“Should I take a rest day?” Is a question that plagues all runners at some point in their running career. For type A, overachieving types, which many runners are, it can be more difficult to take a day of rest than go on a run. The thoughts, “what if I lose my edge?” or “I need to get in x number of miles this week” or “I won’t get stronger if I rest” plague runners. It doesn’t help that we often hear advice telling us to go longer, faster and more intense. However, sometimes to do our best, what we really need is rest, not more running.
This week I had to heed that advice as I tweaked my ankle when I was running in the 10K last weekend. I tried to continue running on it for three days, but the pain became more intense with each run. After my run on Wednesday night when I had to hobble down the stairs afterwards, I knew that a rest day was in order.
But how do you know when you should take a rest day and when you should push through? Ask yourself the following:
Does anything hurt? You know the difference between delayed onset muscle soreness in your muscles after a tough workout and a sharp pain that indicates an injury is lingering. If you have any sharp pains or any area that feels worse after your run, take a day off and follow RICE: Rest, Ice, Compression and Elevation to heal the area.
Are you mentally burned out? We’ve all had days in which we didn’t feel like working out, but if you find yourself consistently dreading your workout or if you are having trouble focusing either take a day off of running or mix it up with yoga or weight training.
Do you find yourself constantly sore? At one point I was running so much my legs were sore each and every day. I began to forget what it was like not to have muscle soreness. This didn’t allow any room for me to get stronger because I was constantly breaking down my muscles, but not allowing them to recover. We get stronger in the recovery, so it’s essential for fitness.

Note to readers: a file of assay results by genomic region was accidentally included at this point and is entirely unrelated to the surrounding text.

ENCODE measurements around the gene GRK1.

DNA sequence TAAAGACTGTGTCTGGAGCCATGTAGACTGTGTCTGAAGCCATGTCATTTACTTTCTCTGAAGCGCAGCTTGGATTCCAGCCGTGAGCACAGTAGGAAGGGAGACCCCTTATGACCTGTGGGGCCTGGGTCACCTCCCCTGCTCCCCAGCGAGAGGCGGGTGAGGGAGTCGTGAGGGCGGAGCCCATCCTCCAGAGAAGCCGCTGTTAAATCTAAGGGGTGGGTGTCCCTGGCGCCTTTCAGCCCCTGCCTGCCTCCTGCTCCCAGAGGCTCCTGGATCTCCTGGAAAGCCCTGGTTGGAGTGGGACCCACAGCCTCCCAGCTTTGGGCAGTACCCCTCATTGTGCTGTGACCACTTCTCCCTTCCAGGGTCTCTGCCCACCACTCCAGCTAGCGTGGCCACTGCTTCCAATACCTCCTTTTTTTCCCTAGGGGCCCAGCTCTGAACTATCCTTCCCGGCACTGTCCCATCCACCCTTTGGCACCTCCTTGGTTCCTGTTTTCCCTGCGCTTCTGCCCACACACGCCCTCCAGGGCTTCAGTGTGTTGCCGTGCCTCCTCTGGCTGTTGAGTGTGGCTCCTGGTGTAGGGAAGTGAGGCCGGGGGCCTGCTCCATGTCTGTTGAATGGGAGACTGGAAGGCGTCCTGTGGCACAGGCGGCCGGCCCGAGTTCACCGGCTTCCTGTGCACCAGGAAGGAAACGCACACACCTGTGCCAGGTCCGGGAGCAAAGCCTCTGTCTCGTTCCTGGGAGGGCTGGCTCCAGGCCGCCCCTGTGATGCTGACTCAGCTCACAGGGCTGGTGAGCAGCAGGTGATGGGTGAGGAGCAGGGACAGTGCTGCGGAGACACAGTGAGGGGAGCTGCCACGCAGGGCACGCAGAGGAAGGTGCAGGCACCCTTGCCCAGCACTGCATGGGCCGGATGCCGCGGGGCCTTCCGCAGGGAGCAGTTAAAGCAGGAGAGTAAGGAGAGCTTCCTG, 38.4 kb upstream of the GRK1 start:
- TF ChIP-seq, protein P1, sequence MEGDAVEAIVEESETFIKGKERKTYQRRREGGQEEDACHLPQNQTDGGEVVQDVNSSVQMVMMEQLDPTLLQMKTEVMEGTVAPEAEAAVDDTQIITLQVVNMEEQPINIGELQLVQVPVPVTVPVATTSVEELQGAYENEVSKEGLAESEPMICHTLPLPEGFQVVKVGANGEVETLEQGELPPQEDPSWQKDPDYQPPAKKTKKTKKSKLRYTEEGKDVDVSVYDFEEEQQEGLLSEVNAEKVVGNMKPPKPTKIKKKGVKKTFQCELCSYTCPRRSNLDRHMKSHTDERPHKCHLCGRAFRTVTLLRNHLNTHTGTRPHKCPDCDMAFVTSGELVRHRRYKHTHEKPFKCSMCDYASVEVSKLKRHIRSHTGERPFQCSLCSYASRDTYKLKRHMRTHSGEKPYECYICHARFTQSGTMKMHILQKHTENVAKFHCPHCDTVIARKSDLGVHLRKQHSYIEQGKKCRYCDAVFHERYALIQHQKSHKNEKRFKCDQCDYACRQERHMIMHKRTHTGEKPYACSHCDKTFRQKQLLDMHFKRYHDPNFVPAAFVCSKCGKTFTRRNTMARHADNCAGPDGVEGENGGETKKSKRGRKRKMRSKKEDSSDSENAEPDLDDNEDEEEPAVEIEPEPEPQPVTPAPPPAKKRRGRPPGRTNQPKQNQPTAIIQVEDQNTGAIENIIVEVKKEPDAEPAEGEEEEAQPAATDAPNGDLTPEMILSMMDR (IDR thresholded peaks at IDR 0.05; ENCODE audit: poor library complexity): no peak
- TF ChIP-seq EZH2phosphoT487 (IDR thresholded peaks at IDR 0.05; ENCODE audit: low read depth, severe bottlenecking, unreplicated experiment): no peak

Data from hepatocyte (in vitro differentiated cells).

Are you sick? Studies have shown that the immune system is compromised after running a marathon distance, which can increase the chances of a running getting the flu or cold. If you feel sick, it’s best to take a rest day now, than keep running and continue to compromise your immune system. You will do much better over the long run if you take a rest day early than continue to push through illness.
Research shows that taking seven to ten days of rest will not significantly diminish fitness. Many studies have found that there is little reduction in VO2 max in days following inactivity. In fact, even up to two weeks after running V02 max only decreased by six percent. The benefits of rest outweigh the detriments, as you will gain strength, prevent injury and possibly come back even stronger after a few days of rest. The hardest part will be preventing yourself from going on a run during those days you need off!
Have you ever had to take rest days due to injury or illness? How did you decide if you should rest or push through?